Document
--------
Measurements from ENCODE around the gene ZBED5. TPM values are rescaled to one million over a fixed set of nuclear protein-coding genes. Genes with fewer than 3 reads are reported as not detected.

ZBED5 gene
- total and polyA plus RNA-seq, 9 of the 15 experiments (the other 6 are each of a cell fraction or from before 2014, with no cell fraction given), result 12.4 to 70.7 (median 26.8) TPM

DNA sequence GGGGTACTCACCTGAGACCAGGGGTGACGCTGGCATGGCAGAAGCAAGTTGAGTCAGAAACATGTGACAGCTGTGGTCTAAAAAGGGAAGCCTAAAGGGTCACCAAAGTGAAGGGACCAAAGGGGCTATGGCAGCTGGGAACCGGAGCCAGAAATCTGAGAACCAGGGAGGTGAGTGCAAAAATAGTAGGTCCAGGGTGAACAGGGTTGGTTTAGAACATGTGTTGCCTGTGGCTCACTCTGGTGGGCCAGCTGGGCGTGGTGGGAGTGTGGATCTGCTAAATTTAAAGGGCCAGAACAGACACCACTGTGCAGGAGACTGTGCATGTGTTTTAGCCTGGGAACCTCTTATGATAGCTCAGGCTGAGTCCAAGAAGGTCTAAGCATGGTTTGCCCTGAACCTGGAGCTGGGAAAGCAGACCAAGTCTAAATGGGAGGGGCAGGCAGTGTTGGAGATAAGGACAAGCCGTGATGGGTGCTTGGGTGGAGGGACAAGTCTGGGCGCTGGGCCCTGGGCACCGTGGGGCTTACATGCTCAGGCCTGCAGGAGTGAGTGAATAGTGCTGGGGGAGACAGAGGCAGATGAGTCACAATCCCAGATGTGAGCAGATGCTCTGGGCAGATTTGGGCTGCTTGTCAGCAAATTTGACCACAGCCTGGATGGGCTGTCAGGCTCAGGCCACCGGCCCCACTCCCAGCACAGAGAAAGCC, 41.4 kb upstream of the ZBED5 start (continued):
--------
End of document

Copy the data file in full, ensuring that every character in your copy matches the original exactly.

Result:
Measurements from ENCODE around the gene ZBED5. TPM values are rescaled to one million over a fixed set of nuclear protein-coding genes. Genes with fewer than 3 reads are reported as not detected.

ZBED5 gene
- total and polyA plus RNA-seq, 9 of the 15 experiments (the other 6 are each of a cell fraction or from before 2014, with no cell fraction given), result 12.4 to 70.7 (median 26.8) TPM

DNA sequence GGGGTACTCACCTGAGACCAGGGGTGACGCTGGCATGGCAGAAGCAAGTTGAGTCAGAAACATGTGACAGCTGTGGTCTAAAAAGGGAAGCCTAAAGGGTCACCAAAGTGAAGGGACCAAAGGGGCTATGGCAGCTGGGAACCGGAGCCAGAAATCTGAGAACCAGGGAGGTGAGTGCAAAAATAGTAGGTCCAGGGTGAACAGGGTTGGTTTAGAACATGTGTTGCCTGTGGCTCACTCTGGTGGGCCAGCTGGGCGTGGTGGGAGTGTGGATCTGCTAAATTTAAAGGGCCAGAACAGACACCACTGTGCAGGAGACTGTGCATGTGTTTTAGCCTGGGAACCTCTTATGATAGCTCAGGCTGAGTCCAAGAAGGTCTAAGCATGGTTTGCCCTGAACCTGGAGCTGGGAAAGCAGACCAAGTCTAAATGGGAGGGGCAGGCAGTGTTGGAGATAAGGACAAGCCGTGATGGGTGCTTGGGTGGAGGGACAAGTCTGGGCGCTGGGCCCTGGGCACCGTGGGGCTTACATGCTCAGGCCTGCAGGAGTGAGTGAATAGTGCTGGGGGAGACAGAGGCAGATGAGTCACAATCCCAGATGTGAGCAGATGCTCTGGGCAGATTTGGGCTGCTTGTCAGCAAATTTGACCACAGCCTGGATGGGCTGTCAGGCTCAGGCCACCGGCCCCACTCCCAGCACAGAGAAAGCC, 41.4 kb upstream of the ZBED5 start (continued):